Dopaminergic dysfunction: Role for genetic & epigenetic testing in the new psychiatry

Kenneth Blum, J. Wesson Ashford, Babak Kateb, Daniel Sipple, Eric Braverman, Catherine A. Dennen, David Baron, Rajendra Badgaiyan, Igor Elman, Jean Lud Cadet, Panayotis K. Thanos, Colin Hanna, Abdalla Bowirrat, Edward J. Modestino, Vicky Yamamoto, Ashim Gupta, Thomas McLaughlin, Mlan Makale, Mark S. Gold

Producción científica: Articlerevisión exhaustiva

Resumen

Reward Deficiency Syndrome (RDS), particularly linked to addictive disorders, costs billions of dollars globally and has resulted in over one million deaths in the United States (US). Illicit substance use has been steadily rising and in 2021 approximately 21.9% (61.2 million) of individuals living in the US aged 12 or older had used illicit drugs in the past year. However, only 1.5% (4.1 million) of these individuals had received any substance use treatment. This increase in use and failure to adequately treat or provide treatment to these individuals resulted in 106,699 overdose deaths in 2021 and increased in 2022. This article presents an alternative non-pharmaceutical treatment approach tied to gene-guided therapy, the subject of many decades of research. The cornerstone of this paradigm shift is the brain reward circuitry, brain stem physiology, and neurotransmitter deficits due to the effects of genetic and epigenetic insults on the interrelated cascade of neurotransmission and the net release of dopamine at the Ventral Tegmental Area -Nucleus Accumbens (VTA-NAc) reward site. The Genetic Addiction Risk Severity (GARS) test and pro-dopamine regulator nutraceutical KB220 were combined to induce “dopamine homeostasis” across the brain reward circuitry. This article aims to encourage four future actionable items: 1) the neurophysiologically accurate designation of, for example, “Hyperdopameism /Hyperdopameism” to replace the blaming nomenclature like alcoholism; 2) encouraging continued research into the nature of dysfunctional brainstem neurotransmitters across the brain reward circuitry; 3) early identification of people at risk for all RDS behaviors as a brain check (cognitive testing); 4) induction of dopamine homeostasis using “precision behavioral management” along with the coupling of GARS and precision Kb220 variants; 5) utilization of promising potential treatments include neuromodulating modalities such as Transmagnetic stimulation (TMS) and Deep Brain Stimulation(DBS), which target different areas of the neural circuitry involved in addiction and even neuroimmune agents like N-acetyl-cysteine.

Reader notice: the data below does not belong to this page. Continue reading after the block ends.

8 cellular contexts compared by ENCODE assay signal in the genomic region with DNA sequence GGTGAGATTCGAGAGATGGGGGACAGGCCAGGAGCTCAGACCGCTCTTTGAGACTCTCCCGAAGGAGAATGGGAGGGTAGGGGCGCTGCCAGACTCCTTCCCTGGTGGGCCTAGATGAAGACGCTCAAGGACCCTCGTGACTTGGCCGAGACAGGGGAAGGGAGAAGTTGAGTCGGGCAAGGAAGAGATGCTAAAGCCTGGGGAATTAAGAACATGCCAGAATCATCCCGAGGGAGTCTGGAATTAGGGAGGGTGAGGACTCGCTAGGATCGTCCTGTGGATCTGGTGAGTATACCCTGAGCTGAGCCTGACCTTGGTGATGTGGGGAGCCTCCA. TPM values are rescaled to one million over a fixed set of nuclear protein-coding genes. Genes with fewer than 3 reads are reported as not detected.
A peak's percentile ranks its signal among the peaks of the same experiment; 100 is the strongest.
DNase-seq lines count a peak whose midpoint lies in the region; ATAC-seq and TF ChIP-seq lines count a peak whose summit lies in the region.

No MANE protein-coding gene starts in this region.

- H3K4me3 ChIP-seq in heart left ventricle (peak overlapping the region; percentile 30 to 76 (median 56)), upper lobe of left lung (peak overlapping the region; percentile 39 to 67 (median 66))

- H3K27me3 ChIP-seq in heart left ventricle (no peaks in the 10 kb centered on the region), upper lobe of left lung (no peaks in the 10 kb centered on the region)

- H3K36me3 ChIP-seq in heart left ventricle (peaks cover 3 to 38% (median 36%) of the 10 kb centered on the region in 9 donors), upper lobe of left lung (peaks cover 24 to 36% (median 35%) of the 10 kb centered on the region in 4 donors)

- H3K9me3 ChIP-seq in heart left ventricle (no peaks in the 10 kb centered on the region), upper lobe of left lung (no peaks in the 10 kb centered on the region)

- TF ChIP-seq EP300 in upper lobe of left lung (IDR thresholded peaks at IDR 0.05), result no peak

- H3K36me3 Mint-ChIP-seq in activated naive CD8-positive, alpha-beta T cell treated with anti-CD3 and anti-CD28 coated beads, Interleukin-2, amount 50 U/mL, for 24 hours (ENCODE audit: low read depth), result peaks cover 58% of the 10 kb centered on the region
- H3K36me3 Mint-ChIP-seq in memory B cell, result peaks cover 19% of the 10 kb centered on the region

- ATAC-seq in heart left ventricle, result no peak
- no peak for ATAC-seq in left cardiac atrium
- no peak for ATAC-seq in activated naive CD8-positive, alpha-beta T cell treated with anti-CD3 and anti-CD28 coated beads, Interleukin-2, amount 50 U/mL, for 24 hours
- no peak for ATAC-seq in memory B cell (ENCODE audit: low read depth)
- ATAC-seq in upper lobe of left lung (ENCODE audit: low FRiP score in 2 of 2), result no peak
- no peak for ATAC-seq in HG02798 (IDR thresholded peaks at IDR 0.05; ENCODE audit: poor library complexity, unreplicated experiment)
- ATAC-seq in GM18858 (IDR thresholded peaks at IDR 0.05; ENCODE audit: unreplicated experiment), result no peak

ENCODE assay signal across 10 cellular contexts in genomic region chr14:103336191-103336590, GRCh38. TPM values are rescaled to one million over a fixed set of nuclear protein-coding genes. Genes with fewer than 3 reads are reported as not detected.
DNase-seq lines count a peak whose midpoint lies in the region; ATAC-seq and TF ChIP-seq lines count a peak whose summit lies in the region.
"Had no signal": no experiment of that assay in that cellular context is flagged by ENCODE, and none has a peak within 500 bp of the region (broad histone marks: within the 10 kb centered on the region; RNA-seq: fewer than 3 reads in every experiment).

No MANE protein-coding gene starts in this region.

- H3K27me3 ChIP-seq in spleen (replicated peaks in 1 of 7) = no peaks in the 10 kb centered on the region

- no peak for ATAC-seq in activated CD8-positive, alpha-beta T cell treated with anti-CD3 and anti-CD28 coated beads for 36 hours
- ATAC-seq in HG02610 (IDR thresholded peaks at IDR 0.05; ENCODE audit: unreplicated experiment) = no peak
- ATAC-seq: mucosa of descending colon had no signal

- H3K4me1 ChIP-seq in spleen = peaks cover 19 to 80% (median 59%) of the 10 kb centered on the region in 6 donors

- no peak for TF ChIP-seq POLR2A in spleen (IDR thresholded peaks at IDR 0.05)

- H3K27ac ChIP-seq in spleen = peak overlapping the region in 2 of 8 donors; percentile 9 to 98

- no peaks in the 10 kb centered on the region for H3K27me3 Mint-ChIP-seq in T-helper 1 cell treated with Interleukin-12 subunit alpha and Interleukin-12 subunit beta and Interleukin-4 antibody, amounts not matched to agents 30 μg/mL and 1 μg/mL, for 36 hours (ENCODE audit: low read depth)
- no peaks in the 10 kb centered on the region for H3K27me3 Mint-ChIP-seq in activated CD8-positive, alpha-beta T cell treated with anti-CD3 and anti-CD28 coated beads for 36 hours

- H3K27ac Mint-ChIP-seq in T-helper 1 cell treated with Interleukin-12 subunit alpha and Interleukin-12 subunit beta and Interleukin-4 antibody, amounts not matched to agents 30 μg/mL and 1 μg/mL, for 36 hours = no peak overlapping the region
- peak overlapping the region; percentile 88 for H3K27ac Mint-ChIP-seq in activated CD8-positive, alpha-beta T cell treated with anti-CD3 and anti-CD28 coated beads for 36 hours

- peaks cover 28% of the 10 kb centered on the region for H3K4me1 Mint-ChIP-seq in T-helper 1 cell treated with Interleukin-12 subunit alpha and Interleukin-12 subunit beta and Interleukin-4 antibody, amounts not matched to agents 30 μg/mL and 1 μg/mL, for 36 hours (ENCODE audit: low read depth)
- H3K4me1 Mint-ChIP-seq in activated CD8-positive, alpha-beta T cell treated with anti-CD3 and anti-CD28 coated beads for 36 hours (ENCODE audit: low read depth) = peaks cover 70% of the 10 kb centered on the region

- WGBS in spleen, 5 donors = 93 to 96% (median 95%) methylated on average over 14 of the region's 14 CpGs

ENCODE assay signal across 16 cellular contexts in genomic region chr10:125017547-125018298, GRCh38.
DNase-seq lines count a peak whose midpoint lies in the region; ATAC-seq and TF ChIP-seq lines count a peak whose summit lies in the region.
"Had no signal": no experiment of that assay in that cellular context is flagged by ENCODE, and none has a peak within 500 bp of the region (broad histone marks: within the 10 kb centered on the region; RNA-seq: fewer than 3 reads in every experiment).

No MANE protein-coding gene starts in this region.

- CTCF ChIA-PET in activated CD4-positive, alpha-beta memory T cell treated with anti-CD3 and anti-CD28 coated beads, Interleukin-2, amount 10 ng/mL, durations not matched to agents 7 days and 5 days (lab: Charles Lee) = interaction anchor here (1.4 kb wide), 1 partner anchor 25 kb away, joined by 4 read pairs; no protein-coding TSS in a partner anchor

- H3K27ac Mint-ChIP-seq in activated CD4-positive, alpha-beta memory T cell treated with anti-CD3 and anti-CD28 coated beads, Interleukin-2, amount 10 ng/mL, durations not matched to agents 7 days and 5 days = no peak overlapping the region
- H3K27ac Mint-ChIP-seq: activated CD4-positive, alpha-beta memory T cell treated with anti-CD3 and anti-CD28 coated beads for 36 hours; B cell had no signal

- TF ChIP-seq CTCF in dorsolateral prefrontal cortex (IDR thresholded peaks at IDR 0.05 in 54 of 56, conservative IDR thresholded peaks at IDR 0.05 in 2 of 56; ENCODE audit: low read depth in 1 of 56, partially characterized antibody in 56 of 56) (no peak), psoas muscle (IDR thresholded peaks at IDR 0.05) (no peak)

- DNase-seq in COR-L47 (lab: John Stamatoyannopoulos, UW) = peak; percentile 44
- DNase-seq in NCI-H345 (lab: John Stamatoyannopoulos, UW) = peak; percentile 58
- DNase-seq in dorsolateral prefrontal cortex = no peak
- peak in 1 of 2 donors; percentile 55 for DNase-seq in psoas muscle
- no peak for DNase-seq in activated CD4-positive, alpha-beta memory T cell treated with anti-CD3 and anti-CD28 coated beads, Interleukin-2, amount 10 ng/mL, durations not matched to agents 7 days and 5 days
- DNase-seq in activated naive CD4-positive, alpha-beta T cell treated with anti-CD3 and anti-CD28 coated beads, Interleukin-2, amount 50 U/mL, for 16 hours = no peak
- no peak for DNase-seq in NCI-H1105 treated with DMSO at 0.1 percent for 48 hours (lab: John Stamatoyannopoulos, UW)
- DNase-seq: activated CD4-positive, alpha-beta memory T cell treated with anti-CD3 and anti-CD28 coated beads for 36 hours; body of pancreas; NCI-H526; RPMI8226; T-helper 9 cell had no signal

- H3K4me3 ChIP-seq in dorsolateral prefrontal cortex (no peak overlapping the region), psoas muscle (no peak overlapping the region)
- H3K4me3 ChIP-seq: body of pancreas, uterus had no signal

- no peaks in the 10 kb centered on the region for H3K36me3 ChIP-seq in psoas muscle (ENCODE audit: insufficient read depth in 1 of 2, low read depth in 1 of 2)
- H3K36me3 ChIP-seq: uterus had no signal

Idioma originalEnglish (US)
Número de artículo120809
PublicaciónJournal of the Neurological Sciences
Volumen453
DOI
EstadoPublished - oct 15 2023

ASJC Scopus subject areas

  • Neurology
  • Clinical Neurology

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